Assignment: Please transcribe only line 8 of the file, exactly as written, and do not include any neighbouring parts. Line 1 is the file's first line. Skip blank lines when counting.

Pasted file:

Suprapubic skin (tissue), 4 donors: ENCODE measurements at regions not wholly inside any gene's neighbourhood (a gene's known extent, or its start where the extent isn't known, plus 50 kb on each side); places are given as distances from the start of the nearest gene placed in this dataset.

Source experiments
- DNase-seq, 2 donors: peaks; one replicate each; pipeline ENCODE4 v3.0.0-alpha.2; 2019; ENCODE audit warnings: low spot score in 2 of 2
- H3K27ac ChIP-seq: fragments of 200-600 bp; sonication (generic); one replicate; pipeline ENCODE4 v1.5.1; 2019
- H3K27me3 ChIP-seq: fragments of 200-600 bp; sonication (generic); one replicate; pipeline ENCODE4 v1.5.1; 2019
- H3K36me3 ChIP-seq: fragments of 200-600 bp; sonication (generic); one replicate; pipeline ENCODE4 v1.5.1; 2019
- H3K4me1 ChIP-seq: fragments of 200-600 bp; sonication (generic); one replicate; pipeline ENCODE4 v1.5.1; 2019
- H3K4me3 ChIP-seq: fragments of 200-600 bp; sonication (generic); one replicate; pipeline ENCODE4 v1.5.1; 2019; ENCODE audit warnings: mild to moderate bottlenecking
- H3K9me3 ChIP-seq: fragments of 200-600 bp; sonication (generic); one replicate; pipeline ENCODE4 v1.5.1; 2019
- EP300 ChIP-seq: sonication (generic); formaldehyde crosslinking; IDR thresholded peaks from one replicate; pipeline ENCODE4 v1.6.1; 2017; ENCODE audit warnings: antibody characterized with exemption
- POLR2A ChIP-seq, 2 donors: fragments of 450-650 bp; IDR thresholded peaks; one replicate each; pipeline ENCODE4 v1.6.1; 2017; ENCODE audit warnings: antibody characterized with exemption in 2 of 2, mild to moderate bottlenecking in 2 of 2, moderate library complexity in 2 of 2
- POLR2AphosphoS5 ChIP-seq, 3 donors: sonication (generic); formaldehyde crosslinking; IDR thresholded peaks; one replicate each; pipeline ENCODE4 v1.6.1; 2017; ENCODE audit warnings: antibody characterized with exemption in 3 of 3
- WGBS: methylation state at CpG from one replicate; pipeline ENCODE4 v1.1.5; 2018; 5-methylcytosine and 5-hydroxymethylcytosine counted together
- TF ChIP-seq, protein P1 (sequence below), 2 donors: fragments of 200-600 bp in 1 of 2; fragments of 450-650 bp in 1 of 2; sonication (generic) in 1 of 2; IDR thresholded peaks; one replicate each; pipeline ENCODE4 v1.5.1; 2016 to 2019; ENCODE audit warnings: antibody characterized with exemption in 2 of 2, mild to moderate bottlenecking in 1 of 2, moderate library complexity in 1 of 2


- H3K4me3 ChIP-seq: fragments of 200-600 bp; sonication (generic); one replicate; pipeline ENCODE4 v1.5.1; 2019; ENCODE audit warnings: mild to moderate bottlenecking